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Books for Everyone!

July 2022

The Way


Certain types of songs I do not find by myself. Dear Husband introduces them to me. They are fantastic ditties that I otherwise never would have listened to, heard of, or remotely understood. I live in a completely different musical world from that of my Webmaster.


One such example is Guitar Noir, by the Aqua Velvets, which became the inspiration for a poem by me, and then a dramatic reading.


Another example is The Way.


By Fastball.


Of course, you’ve heard of the title of this song.

You haven't?????


Well, neither has an entire flock of youngsters who were mere children during its major hit-dom, which was 1998-1999.


I’ve long known of the song, Bésame Mucho, but Dear Husband was not very familiar with it. Upon hearing it, for about the 20th time, streaming out from my backless headphones, my hubby asked me if the melodic line is similar to that of The Way.


And, yes, there definitely are some tonal similarities and chord progressions between the two songs. Not enough to trigger a George Harrison-type lawsuit (three little notes, He’s So Fine, My Sweet Lord); but enough to make me wonder if the writers of The Way may have subconsciously borrowed a bit of that Mexican modulation.


Bésame Mucho was written in 1940 by Consuelo Velázquez. It’s a terrific piece of music, haunting in its simplicity, evocative to the very end, but not, in my opinion, a great song for a singer to prove her prowess.

The melodic line is monotonous. Dale Evans sang the song in the 1944 Hollywood film, Cowboy and the Senorita. I just listened to her version, and, I must admit, I was not aware of the lyrical beauty and controlled power of her voice. To sing such a non-fluctuating tune, with its limited dynamic range, is to court disaster with the natural tendency within any vocalist to provide drama to the rhythmic succession of tones that do not feel like they’re going anywhere — except to the end.


I would mess up, more than once, somewhere along the warbling of the lyrics!


And, yet, Bésame Mucho is one of the most recorded and “covered” songs in Spanish music. Easy-to-sing does not automatically translate to pleasing-to-hear; I prefer this song as an instrumental. This melody is the background for my dramatic reading of Chapter 1 of THE LAST WALTZ.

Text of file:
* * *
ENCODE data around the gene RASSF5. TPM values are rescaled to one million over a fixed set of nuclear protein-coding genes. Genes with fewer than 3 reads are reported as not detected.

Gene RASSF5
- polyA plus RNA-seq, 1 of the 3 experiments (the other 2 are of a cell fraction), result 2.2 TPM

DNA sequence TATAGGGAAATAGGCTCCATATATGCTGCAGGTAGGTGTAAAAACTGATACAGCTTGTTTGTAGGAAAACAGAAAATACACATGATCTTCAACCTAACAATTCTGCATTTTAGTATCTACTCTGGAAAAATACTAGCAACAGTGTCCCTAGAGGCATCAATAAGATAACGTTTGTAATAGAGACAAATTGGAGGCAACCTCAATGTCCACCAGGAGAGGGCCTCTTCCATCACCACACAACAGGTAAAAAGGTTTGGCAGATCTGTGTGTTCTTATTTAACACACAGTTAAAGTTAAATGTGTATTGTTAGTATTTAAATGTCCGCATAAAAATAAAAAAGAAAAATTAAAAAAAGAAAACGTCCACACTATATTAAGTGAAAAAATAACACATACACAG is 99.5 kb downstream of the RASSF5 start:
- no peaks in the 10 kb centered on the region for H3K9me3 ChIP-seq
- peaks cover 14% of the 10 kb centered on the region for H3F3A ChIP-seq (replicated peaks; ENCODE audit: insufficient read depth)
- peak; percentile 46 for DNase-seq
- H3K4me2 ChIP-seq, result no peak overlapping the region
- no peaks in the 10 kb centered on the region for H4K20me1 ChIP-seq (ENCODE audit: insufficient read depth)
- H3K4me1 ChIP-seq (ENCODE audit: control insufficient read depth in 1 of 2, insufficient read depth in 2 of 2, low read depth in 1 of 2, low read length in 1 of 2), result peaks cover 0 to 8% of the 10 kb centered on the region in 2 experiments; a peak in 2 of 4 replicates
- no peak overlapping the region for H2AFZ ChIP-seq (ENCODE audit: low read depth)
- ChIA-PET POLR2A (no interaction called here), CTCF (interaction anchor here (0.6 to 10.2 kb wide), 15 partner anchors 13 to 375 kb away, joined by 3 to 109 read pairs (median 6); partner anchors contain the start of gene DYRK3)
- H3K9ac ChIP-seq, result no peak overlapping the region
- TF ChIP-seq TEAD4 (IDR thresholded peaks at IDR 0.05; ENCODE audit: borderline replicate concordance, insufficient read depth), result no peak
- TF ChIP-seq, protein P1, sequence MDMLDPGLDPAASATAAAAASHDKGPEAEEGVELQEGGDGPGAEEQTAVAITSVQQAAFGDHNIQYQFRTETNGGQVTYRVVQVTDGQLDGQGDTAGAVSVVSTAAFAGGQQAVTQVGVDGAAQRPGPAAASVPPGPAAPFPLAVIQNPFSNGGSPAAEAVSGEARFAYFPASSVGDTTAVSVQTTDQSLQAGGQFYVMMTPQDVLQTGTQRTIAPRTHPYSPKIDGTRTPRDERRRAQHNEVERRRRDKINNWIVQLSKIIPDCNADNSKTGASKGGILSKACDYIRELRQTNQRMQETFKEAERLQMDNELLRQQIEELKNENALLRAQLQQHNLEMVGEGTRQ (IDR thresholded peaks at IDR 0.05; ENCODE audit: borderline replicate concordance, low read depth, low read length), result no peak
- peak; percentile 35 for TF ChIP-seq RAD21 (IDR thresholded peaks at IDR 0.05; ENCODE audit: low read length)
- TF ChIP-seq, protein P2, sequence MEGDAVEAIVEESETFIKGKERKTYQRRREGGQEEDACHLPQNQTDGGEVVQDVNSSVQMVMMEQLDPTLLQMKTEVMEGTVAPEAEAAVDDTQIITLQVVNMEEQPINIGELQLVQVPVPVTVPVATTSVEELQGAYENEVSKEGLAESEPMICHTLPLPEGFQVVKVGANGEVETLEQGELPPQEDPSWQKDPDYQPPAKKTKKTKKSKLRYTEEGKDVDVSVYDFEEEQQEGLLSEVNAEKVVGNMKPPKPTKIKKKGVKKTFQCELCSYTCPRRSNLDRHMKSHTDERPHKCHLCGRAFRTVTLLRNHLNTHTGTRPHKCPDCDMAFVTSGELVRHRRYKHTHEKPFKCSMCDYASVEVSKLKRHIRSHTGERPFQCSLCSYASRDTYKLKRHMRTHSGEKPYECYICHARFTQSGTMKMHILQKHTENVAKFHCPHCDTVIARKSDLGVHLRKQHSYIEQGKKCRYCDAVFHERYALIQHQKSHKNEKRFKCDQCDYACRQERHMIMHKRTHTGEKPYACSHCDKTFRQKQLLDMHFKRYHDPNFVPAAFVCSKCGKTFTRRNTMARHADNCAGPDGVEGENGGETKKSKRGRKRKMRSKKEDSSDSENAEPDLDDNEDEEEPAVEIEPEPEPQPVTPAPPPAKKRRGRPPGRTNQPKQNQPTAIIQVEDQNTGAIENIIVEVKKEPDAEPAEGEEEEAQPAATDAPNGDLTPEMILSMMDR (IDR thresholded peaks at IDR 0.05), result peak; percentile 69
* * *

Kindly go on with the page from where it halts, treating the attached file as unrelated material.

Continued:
But back to The Way.


The melody and lyrics of this song were obviously haunting enough that they persisted in the mind of one 10-year-old who grew up to discover — only last year — the name of this song online. I do not wish to endorse this website (I much prefer Vimeo); or to, gah, make mention of that Myspace place where this American guy hung out.


I therefore avoid any mention of that video-hosting digital graveyard, and the tag-name of the author of this societal imprint.

His comment is so tellingly emblematic of all that has gone wrong in America in music, in radio, in DJ-ing, in record/CD sales, in the entertainment industry in general, that I hereby present his troubled tale of more than 20 years of searching for . . . the name of:


The Way.


Hundreds of other listeners chimed in to post their concordant replies.

I can't believe it, this is the song I've been trying to find since I was 10 years old. There was this one summer in the 90's they played it on the radio a couple times and I loved it, but the DJ never said the name, and then they never played it again. I remember going to the music shop and flipping through as many CDs as I could trying to see if any of the titles sounded remotely familiar. And back then you could scan the bar codes on the CDs and play previews of the songs on headphones in the shop, and I'd do that over and over. I never found it. By the time the internet became searchable enough that I could probably find it, I couldn't remember enough of it to properly search it. Somebody mentioned it by title just now and I thought, "Wait is, that...?" and looked it up immediately. I'm just really excited right now, this is such a strange feeling.


For me, an even stranger feeling is the sense that this song is the theme for the Adults-in-Charge of America.


Where are they going without ever knowing the way?